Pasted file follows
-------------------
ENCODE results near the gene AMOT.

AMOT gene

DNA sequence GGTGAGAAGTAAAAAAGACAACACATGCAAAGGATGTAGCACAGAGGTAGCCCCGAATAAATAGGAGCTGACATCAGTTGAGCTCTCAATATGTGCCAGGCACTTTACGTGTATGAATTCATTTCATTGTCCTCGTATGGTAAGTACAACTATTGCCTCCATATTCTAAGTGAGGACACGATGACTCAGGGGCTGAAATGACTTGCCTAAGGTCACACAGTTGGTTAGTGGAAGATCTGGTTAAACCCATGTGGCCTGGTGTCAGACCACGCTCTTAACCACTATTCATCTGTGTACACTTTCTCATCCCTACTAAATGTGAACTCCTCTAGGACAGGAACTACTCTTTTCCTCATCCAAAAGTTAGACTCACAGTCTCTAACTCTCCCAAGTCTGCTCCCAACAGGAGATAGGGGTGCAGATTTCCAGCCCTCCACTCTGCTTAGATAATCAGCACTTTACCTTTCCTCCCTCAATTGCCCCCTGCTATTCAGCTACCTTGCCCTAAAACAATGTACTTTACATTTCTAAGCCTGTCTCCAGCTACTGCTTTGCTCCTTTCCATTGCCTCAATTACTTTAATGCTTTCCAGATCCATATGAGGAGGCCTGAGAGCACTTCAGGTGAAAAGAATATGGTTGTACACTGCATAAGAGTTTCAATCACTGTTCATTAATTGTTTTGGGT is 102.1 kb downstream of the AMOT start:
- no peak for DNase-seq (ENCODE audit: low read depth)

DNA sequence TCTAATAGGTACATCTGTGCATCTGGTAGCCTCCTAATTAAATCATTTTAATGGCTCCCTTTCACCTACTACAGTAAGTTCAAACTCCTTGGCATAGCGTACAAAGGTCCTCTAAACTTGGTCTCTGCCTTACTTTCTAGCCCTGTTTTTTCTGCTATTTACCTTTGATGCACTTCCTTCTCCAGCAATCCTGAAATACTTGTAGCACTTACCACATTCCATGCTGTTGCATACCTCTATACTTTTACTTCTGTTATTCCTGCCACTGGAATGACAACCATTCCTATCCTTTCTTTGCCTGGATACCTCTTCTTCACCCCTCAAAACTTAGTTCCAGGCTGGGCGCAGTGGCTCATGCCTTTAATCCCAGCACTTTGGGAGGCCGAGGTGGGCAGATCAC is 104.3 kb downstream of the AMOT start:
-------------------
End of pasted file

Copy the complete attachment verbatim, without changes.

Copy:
ENCODE results near the gene AMOT.

AMOT gene

DNA sequence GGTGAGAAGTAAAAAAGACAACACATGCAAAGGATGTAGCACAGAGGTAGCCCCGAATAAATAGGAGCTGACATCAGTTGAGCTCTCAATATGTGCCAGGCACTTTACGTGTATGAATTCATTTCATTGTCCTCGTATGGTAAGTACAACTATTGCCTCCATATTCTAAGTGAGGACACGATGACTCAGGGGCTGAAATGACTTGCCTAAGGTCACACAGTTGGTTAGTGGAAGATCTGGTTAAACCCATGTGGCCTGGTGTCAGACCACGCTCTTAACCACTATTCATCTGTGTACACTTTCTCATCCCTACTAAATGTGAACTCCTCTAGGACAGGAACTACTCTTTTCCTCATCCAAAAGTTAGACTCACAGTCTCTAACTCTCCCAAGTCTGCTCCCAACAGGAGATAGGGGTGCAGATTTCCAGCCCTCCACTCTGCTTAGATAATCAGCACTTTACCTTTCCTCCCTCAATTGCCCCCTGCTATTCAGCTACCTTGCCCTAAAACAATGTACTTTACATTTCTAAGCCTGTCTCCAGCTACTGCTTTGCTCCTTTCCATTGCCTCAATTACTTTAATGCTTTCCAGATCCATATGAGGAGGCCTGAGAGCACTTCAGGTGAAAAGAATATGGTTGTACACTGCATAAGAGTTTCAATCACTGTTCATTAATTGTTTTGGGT is 102.1 kb downstream of the AMOT start:
- no peak for DNase-seq (ENCODE audit: low read depth)

DNA sequence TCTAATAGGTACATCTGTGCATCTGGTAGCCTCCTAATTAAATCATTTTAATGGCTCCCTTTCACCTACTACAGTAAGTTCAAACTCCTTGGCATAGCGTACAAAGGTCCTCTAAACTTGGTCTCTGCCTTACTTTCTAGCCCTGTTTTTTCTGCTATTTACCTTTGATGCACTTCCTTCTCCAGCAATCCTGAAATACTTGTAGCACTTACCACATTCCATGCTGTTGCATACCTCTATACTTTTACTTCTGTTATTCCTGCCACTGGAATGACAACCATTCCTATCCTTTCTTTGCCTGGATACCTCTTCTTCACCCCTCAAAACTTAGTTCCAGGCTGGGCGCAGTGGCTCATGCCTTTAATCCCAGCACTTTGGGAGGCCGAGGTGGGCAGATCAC is 104.3 kb downstream of the AMOT start: